Turned off Massachusetts voters who tuned out recent elections are being bombarded again by candidates and their supporters who are emptying their opposition research files, forking over campaign cash to TV stations for ads, rolling out high profile supporters and bouncing between debates and staged events all over the Commonwealth.
Locked in one of the tightest races for governor in the country, Martha Coakley called upon former President Bill Clinton on Thursday to help rally Democrats and make the case that she, and not Republican Charlie Baker, should lead Massachusetts.
Bill Clinton and Mitt Romney are scheduled to visit Massachusetts next week to influence politics and voting here, signifying the late stages of races as candidates look to the post-Columbus Day stretch until the November 4th elections.
This debate over pre-school and how to pay for it is an annual one in Massachusetts. Most recently, just last year, Governor Deval Patrick proposed clearing the voucher waiting list. It didn’t happen.
The Republican candidate for Massachusetts governor is making a big pitch to women, but has a lot of work to do. Charlie Baker trails well behind his Democratic opponent among female voters.
Berwick and Grossman will attend a unity breakfast Wednesday to pledge their support to Coakley. But whether their supporters will buy it after a long and – at times – bitter primary, that’s an answer we won’t get until November 4th.
We focus on a few of the issues the Democrats hoping for the state’s top job disagree on. The list of issues they agree on is much much longer.
If Coakley is elected governor, she’ll be the first woman to be elected to the position in Massachusetts history. Jane Swift became acting governor when Gov. Paul Cellucci resigned in 2001, but was never elected on her own.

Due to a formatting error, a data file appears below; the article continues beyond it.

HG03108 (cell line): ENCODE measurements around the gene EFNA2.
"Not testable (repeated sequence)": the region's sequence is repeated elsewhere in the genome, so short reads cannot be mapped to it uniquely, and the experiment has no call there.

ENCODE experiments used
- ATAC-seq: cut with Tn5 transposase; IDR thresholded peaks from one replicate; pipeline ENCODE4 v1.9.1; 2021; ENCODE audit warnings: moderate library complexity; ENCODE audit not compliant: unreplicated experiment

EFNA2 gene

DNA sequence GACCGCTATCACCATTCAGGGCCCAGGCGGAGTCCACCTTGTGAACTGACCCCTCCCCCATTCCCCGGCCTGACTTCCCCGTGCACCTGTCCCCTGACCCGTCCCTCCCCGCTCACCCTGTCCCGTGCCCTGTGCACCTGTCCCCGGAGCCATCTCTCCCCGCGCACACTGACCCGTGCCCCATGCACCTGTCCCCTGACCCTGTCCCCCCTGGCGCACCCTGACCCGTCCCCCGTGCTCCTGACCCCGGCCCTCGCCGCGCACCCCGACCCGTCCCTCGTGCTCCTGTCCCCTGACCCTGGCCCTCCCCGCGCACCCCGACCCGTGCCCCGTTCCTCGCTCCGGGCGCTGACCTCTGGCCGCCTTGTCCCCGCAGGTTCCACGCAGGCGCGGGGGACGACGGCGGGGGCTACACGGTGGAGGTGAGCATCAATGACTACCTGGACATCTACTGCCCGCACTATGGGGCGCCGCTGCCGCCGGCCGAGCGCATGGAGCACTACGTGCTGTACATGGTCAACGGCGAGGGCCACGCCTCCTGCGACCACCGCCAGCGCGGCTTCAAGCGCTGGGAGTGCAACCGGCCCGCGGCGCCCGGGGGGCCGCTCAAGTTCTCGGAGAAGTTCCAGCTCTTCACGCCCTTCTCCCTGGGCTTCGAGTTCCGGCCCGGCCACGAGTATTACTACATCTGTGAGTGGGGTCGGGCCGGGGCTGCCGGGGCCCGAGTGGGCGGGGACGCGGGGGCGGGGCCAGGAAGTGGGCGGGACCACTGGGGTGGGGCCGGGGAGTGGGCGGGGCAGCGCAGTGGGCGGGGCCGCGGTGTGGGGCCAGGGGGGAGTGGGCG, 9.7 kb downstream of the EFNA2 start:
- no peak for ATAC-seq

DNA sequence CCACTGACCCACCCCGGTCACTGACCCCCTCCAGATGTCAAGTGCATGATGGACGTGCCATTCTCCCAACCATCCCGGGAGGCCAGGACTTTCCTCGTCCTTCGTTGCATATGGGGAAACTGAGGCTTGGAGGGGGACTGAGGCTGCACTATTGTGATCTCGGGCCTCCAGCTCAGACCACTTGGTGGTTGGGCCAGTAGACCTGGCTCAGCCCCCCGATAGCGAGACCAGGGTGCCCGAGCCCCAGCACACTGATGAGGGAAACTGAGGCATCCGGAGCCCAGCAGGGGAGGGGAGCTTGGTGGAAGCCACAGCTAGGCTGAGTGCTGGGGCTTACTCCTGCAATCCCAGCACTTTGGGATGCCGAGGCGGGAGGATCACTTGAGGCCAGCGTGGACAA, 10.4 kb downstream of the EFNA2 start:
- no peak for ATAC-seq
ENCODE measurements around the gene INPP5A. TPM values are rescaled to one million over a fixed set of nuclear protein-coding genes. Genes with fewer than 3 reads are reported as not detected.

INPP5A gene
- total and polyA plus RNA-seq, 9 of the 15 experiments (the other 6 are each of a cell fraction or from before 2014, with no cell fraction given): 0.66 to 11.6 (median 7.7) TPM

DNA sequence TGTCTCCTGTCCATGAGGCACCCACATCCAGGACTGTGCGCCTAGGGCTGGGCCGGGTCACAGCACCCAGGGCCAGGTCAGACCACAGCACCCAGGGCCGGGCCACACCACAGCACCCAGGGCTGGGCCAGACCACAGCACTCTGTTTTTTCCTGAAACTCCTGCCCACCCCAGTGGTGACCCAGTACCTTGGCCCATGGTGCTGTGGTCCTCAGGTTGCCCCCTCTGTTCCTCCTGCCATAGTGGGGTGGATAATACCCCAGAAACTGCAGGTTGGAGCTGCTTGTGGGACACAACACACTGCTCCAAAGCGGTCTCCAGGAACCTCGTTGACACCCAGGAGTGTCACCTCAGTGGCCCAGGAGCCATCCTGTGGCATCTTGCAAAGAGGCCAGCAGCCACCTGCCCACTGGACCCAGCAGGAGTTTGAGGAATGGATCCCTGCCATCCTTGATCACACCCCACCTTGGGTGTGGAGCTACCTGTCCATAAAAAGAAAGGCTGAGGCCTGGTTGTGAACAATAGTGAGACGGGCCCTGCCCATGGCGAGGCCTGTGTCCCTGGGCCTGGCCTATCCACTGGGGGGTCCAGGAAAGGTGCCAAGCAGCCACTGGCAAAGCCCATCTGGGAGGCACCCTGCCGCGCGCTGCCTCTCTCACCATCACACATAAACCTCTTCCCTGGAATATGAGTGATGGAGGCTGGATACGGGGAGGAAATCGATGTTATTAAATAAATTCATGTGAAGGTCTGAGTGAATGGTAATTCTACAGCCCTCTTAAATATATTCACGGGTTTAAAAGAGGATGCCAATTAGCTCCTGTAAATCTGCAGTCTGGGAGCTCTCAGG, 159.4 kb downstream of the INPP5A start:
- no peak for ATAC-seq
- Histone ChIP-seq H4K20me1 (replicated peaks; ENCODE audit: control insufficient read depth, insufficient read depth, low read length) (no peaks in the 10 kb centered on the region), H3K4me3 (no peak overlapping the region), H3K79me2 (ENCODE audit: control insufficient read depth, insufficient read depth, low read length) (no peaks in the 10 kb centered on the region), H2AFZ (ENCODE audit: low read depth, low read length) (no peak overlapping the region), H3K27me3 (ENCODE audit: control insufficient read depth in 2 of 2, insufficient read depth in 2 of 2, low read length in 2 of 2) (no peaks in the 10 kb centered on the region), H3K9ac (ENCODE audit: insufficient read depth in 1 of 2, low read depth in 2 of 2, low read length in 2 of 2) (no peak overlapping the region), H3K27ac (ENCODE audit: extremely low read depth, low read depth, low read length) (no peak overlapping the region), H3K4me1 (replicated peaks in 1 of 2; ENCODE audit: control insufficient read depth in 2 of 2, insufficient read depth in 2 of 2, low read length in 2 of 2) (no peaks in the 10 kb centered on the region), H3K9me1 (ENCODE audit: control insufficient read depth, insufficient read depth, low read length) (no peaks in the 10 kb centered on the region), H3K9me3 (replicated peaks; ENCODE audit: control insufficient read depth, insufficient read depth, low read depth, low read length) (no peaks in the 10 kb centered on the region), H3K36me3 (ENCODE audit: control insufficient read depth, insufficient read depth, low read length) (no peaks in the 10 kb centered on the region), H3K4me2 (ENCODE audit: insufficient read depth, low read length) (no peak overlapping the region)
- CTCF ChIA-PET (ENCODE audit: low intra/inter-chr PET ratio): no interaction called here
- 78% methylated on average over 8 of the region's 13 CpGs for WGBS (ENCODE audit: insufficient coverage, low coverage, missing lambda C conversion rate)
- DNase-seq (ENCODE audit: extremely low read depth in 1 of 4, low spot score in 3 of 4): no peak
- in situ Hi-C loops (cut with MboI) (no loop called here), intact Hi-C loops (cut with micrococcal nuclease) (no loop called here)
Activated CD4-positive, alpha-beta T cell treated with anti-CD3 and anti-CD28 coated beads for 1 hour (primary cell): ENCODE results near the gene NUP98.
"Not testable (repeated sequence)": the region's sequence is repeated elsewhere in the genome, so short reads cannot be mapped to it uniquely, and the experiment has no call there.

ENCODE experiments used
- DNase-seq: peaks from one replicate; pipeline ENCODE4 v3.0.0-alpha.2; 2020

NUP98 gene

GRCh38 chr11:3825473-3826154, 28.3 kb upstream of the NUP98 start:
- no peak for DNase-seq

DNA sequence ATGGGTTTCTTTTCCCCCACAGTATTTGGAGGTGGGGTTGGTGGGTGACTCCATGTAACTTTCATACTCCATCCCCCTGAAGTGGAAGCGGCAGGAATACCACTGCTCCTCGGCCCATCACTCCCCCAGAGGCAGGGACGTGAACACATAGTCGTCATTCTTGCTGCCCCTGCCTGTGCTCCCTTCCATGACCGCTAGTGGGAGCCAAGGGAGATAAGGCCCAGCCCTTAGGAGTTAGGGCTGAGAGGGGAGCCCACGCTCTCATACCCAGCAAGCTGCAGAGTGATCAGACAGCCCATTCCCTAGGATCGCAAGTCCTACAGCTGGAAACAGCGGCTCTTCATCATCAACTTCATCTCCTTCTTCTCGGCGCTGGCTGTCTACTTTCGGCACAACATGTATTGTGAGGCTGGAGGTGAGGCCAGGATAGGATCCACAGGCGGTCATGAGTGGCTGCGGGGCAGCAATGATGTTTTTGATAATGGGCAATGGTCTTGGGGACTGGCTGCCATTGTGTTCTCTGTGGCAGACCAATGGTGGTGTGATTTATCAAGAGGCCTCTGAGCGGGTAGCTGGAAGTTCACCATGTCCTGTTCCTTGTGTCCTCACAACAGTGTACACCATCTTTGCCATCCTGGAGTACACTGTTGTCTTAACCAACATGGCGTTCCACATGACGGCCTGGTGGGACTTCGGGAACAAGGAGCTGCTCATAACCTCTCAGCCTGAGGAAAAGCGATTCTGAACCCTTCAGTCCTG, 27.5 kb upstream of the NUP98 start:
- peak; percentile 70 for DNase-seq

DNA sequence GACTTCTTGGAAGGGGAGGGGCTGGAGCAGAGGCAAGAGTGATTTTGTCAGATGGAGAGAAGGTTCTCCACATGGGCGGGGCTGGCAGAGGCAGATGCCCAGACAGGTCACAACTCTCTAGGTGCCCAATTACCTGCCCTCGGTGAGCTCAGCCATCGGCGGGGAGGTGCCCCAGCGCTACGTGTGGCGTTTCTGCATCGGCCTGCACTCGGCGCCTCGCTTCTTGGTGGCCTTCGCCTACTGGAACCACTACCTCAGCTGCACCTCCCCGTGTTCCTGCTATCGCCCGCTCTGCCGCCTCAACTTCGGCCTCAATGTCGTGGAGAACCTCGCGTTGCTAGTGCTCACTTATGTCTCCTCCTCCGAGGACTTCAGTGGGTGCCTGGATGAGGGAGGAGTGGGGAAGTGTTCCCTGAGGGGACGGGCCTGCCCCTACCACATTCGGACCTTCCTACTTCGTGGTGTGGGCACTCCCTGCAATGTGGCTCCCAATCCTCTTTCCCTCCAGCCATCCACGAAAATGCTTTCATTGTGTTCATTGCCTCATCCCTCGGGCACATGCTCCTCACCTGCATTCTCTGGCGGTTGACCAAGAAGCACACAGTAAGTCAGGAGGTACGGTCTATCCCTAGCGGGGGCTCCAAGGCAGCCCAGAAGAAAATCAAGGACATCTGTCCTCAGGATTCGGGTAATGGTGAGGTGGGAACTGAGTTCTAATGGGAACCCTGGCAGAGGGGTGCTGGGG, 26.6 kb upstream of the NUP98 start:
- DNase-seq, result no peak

The three Democratic candidates for Massachusetts governor gathered in Chicopee Wednesday night. There was little back-and forth among them as they make their final push ahead of the September 9th primary.
The Democrats squared off on Herald Radio, while the Republicans took the stage at the Globe. One was feisty and the other was calm.
Massachusetts early primary is on September 9th, which leaves candidates only two weeks left to grab the attention of voters.
The Massachusetts Legislature frantically finished their formal sessions last week. Now, Governor Patrick and his staff have 10 days to decide whether or not to sign the bills into law.
Massachusetts Attorney General Martha Coakley plans to open a campaign office in Springfield this weekend. She’s one of four candidates for governor with offices in the central or western parts of the state.
There are new concerns about an agreement Attorney General Martha Coakley negotiated to try and control the prices and market power of Partners HealthCare. The implication, from a commission created to help reduce health spending, is that the deal does not go far enough.
The much-awaited Massachusetts Supreme Judicial Court decision concerning casinos came down Tuesday morning. The court ruled unanimously to allow a question on the November ballot, asking voters if they want to repeal the state’s casino law.